I wasn’t eating and had lost a lot of weight. I was still unable to sleep and still having panic attacks. I even became too afraid to walk down the stairs with the baby in case I fell or dropped her. So in the end, I felt the best thing to do was stay in bed. I had everything I needed to look after a baby. Nappies and breasts. Sorted.

As I lay there and listened to my baby cry for yet another feed I remember thinking that my life was over. I honestly believed that this was how things would be forever.

That night my husband came home to find the baby and I in floods of tears. I told him I couldn’t cope. He said he couldn’t cope. We called my parents. It was decided that we would all go and stay with them and they would help take care of the baby — and me.

Back in the bedroom I used to call my own fifteen years earlier, I felt like a child again. While I was comforted by the familiarity of my childhood home and grateful for the support of my family, I was so ashamed. I had a baby of my own, yet here I was being looked after by my mother.

Despite all this, I refused to believe I was ill. I was simply a rubbish mother and a weak, pathetic person who was not up to this job.

I hated being a burden to everyone. I saw the way my family looked at me with what I imagined was disappointment. I wanted them to think I was happy and confident, and enjoying being a mum.

So I had a brilliant idea. I would simply pretend to be ok. I would speak to no one about my dark feelings and worries. Although, I realized this would probably have to mean getting out of bed.

From that day on I was determined to try to get back some physical strength. I was advised by my health visitor to give up breastfeeding. So I did — against my instincts. My daughter had taken to it straight away and I felt it was the one thing I hadn’t failed at.

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For the next few weeks, I ate small portions of plain food until gradually I found I could eat without throwing up.

I was still barely sleeping. I had terrible insomnia and my daughter would wake up every hour. My nights were filled with silent tears and quiet despair. But as soon as I was physically capable of looking after my baby alone, I went home to put my plan into action.

To the outside world, I seemed just fine. I got dressed, wore make-up and smiled, but inside I felt nothing but pain. My secret pain.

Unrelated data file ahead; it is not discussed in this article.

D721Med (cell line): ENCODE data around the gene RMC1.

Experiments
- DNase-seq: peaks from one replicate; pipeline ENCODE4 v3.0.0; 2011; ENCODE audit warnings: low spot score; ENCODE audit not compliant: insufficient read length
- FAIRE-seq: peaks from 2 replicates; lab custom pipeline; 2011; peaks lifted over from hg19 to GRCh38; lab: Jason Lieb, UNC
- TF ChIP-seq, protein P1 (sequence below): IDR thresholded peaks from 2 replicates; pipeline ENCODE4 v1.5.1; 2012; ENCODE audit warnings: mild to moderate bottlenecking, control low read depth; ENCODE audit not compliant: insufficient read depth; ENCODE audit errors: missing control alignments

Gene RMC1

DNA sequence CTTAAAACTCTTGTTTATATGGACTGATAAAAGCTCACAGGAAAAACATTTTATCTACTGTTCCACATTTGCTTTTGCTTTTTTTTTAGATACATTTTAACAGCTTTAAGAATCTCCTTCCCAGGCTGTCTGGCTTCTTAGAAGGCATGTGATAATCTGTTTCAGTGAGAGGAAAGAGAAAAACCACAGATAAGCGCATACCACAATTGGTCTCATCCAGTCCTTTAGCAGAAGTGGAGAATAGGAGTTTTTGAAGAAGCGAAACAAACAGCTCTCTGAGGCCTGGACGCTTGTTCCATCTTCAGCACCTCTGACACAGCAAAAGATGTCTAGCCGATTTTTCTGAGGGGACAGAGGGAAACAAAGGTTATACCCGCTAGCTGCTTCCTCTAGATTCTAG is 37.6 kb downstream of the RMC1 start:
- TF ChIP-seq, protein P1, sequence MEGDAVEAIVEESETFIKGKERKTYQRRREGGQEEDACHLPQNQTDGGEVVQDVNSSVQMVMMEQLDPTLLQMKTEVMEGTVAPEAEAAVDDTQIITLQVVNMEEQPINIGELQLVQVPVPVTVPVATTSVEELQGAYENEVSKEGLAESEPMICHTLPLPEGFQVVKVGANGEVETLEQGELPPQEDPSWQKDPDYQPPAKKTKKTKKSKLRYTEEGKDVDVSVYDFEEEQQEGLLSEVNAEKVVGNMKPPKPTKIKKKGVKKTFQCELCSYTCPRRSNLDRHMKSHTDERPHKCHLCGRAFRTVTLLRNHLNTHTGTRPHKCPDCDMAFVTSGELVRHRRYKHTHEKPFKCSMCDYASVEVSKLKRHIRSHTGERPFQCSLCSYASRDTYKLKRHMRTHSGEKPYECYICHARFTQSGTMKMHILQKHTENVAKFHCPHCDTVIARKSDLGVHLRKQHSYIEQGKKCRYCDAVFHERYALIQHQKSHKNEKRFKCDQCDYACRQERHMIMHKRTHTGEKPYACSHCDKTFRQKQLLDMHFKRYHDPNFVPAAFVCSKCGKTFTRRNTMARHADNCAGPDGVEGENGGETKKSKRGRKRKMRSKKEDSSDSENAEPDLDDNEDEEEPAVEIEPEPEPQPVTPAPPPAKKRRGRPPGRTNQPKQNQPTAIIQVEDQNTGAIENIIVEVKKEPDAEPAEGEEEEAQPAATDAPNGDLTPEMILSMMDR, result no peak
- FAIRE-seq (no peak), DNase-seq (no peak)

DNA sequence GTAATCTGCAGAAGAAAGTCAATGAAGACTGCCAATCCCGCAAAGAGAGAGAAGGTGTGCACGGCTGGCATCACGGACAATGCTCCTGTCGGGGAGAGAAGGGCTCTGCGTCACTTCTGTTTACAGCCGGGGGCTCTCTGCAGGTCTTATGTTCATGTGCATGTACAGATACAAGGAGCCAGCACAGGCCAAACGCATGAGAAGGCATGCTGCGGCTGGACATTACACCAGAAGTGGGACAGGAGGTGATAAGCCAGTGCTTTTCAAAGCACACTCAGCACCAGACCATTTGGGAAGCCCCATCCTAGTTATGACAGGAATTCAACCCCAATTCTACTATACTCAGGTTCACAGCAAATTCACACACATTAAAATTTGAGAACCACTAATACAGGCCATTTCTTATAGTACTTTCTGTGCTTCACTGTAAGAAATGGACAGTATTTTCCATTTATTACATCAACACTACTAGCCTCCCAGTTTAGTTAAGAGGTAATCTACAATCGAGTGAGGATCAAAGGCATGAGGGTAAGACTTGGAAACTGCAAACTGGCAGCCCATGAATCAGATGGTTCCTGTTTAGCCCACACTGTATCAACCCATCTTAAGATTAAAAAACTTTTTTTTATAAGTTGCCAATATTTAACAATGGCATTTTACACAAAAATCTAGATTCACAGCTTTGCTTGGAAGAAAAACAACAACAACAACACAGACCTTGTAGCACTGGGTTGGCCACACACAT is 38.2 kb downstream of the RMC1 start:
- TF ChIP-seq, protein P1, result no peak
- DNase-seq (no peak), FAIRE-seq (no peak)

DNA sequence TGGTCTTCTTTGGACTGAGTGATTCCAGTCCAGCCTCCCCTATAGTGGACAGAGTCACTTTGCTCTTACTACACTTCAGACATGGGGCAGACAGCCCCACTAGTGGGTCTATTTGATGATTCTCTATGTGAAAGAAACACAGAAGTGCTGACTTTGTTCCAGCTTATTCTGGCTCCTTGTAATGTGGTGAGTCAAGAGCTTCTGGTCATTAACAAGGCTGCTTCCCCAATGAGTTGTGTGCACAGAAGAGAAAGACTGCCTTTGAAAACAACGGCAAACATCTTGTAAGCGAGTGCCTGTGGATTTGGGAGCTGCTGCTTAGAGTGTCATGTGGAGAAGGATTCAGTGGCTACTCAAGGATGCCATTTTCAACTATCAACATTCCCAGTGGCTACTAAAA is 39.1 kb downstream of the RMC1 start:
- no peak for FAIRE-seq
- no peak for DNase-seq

I fed, changed, and held my daughter, but I was doing it all under a black cloud. I didn’t know who I was anymore. I truly believed I was getting it all wrong; that I was a failure. I loved her, but I felt no joy in being a mother — just guilt, fear, and self-hatred. My child deserved better than me.

But the thing I discovered about secret pain? The longer you keep it a secret, the more it hurts.

Eventually, tired and broken, I went to the therapist and admitted the truth about how I was feeling. She made me understand that I was very ill and she began to treat me for postnatal Depression.

I had also been referred to my local postnatal Illness help group (Home-Start Mothers In Mind MIMS) but even though I had accepted I was unwell, I told myself I wasn’t unwell enough to go along. I pictured a room full of sobbing mothers, some suicidal, some unable to pick up their screaming babies. I imagined a place full of despair and pain. My pain was not visible. I would feel like a fraud who didn’t belong. But where did I belong? I had tried the regular baby groups but could not connect with the other mums. So I gave up and spent a lot of time alone.

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Fortunately, Home-Start did not give up and stayed in touch until they persuaded me to go along to the PND group. And I am so glad I did. It was nothing like I had expected. Everyone looked so NORMAL. This group was extraordinary. The women I met there were awesome and honest about how they were feeling. While there were some tears, there was also hope, inspiration, and humor. For the first time since becoming a mother I did not feel alone.

As I continued with therapy and the support group, I finally understood that none of this was my fault and I wasn’t a weak person. As my mind grew clearer, I realized that the simple fact that I was able to take care of a baby in spite of being ill, made me a strong person and, as my daughter was happy and healthy, I must be a good mother. Then, slowly but surely, the cloud began to lift.

I continued with the cognitive behavior therapy, received support from my family and the PND group, and eventually my symptoms improved. It was a long and difficult process, but it worked. I was determined to get better for my baby and I did. I just wish I had spoken up sooner and not lost the first year of my first-born’s life to an illness.

Despite being prepared for it, I did NOT get PND after giving birth to my second child. In fact, I was happier than ever because I got to enjoy having a newborn for the first time. I even started volunteering for Home-Start myself!

I am rubbish at getting anywhere on time. I am rubbish at arts and crafts. I am rubbish at keeping my house tidy and making homemade baby food, but I now know that none of that matters. I just have to look at my smiling, happy children to know that I am definitely not rubbish at babies.

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Visit Emily-Jane Clark’s website, stolensleep.com, to see more of her writing.

 


 

EDITOR IN CHIEF: Bud Clayman | EDITOR: Gabriel Nathan | ART & LAYOUT: Leah Alexandra Goldstein
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Emily-Jane Clark

Emily-Jane Clark is a freelance journalist and creator of the popular website "HOW TO SURVIVE A SLEEP THIEF." She is currently working on the first book ever written about babies and sleep to contain no advice whatsoever -- Sleep Is For The Weak.